••• One of the main changes the 1992 NBS Year will bring will be a new, 10,000-square-foot building complex to house the NBS - TeleCom Museum across the court house.
••• The ceremony brought together MUS officials, faculty, students and the NBS family members and TCS Show performers, Tina Kincaid, Angelica Bridges, Josie Cory and Troy Cory-Stubblefield, was headed by Hollywood publicists, Chris Harris and Dino DeLorean. It also put a spotlight on the renaming of an existing school to the School of NBS Arts & Science Bldg., a change dictated by Hortin to signal the role that Nathan B. Stubblefield played in moving RF signals through space.
••• Troy added, "that those RF signals surrounded by land-lines and poles, are more fully described in his grandfather's patent drawings of 1906. "They reflect the images used in today's schools of journalism, TV, interactive media or elsewhere. I predict that the term, Wireless Telephone™ will play a more important role in the future of modern day life . . . than the word, 'Radio'".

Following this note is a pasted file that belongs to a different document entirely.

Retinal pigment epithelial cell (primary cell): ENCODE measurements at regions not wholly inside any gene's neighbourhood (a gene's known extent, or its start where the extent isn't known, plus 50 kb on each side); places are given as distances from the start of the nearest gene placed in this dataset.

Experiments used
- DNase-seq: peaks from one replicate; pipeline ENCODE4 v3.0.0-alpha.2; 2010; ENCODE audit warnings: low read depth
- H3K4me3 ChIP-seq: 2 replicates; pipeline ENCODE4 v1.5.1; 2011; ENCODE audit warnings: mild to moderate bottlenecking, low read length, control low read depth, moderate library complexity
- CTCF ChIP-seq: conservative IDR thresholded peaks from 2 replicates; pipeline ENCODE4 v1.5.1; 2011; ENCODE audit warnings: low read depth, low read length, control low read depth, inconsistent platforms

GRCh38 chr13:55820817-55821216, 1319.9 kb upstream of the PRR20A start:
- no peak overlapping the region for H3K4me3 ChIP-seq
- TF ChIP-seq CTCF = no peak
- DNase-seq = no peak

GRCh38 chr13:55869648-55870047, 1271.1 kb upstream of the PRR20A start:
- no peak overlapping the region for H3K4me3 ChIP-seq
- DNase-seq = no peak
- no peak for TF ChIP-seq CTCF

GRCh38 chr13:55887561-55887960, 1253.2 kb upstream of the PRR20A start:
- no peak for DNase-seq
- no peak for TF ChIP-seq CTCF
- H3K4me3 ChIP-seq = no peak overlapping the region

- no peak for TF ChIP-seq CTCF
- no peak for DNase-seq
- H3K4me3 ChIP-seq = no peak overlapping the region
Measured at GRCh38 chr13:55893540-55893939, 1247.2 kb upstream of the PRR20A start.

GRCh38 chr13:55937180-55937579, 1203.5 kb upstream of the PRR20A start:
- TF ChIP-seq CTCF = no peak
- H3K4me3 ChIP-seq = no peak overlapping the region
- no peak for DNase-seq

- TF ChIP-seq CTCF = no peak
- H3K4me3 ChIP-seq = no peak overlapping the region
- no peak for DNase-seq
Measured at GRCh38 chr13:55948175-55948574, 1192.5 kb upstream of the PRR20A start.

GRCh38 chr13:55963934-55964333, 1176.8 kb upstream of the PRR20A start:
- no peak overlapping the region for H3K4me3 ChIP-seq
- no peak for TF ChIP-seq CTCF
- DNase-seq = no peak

••• The proposed School of NBS Arts & Science Bldg. and NBS museum, provided by the NBS Family Foundation, will not only propel MSU's media journalism programs, but will also put the world of Radio/TV "on notice that this is an important RF discipline and should be taken seriously."
03 / EMW03 • NBS Coils used with an NBS Antenna connected to several NBS Cells buried in our Teleph-on-delgreen soil/coil hotspot Wireless Telephone™, you can literally "TELEPHONE THROUGH THE GROUND" to transmit your voice message into space. MORE STORY


••• Hortin's "Broadcast Magazine" article, published 41 years earlier, spotlighted the seriously of maintaining RF antenna disciplines. Radio Frequencies and the electromagnetic force, E.M.F. to power wireless voice transmitters, were established by Stubblefield on the dates NBS filed for his 1898, E.M.F. battery, and his 1908 Wireless Telephone™ copyrights, trademark and patent grants." The first paragraph in Hortin's 1951 -- points this out: